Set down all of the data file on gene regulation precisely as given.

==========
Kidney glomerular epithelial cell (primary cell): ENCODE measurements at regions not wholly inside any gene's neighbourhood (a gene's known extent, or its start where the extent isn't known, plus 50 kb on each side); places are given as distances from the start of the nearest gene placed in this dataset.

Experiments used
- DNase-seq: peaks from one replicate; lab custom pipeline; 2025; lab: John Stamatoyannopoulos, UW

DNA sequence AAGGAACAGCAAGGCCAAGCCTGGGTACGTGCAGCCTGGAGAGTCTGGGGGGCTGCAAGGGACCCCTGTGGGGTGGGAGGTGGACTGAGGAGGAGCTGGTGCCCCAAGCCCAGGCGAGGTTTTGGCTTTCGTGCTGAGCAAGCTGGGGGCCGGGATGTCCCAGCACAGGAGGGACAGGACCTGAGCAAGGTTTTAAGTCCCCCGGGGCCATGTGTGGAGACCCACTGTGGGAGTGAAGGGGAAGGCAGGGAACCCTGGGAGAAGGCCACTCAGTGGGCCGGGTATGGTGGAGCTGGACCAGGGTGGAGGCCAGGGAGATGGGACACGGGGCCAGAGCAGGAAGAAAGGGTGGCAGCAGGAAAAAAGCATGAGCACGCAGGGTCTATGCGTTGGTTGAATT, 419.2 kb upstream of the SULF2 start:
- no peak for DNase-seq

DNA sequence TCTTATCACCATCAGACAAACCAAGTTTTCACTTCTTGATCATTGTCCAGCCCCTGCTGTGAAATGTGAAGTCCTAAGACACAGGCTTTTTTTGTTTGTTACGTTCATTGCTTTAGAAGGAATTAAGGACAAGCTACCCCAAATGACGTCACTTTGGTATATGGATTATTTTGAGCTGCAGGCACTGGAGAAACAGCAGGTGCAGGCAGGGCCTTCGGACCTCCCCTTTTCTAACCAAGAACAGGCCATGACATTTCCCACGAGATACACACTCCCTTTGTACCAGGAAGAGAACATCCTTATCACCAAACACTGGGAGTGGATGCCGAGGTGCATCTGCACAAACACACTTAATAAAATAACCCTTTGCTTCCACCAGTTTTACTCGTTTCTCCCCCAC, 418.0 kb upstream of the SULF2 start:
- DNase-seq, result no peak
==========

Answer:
Kidney glomerular epithelial cell (primary cell): ENCODE measurements at regions not wholly inside any gene's neighbourhood (a gene's known extent, or its start where the extent isn't known, plus 50 kb on each side); places are given as distances from the start of the nearest gene placed in this dataset.

Experiments used
- DNase-seq: peaks from one replicate; lab custom pipeline; 2025; lab: John Stamatoyannopoulos, UW

DNA sequence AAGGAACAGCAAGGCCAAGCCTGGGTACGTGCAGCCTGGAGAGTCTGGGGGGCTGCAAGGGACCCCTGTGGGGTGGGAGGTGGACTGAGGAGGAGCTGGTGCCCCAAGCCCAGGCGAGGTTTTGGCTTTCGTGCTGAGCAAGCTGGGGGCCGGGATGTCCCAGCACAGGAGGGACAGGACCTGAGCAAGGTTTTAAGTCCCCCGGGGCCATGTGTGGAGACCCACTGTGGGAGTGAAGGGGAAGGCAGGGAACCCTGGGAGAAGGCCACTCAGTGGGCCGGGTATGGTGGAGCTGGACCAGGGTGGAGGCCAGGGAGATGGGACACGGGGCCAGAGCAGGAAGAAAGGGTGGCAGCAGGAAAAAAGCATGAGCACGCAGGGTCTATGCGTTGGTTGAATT, 419.2 kb upstream of the SULF2 start:
- no peak for DNase-seq

DNA sequence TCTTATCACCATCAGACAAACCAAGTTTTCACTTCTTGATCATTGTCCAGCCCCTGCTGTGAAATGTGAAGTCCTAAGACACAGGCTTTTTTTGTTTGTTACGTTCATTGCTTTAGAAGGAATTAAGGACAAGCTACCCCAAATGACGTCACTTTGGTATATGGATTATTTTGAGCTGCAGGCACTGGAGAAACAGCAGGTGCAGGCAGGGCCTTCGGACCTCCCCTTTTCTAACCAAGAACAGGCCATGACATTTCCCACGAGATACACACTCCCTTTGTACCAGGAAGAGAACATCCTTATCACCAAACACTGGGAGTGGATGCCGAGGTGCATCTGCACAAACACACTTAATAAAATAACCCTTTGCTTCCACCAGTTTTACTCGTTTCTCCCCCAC, 418.0 kb upstream of the SULF2 start:
- DNase-seq, result no peak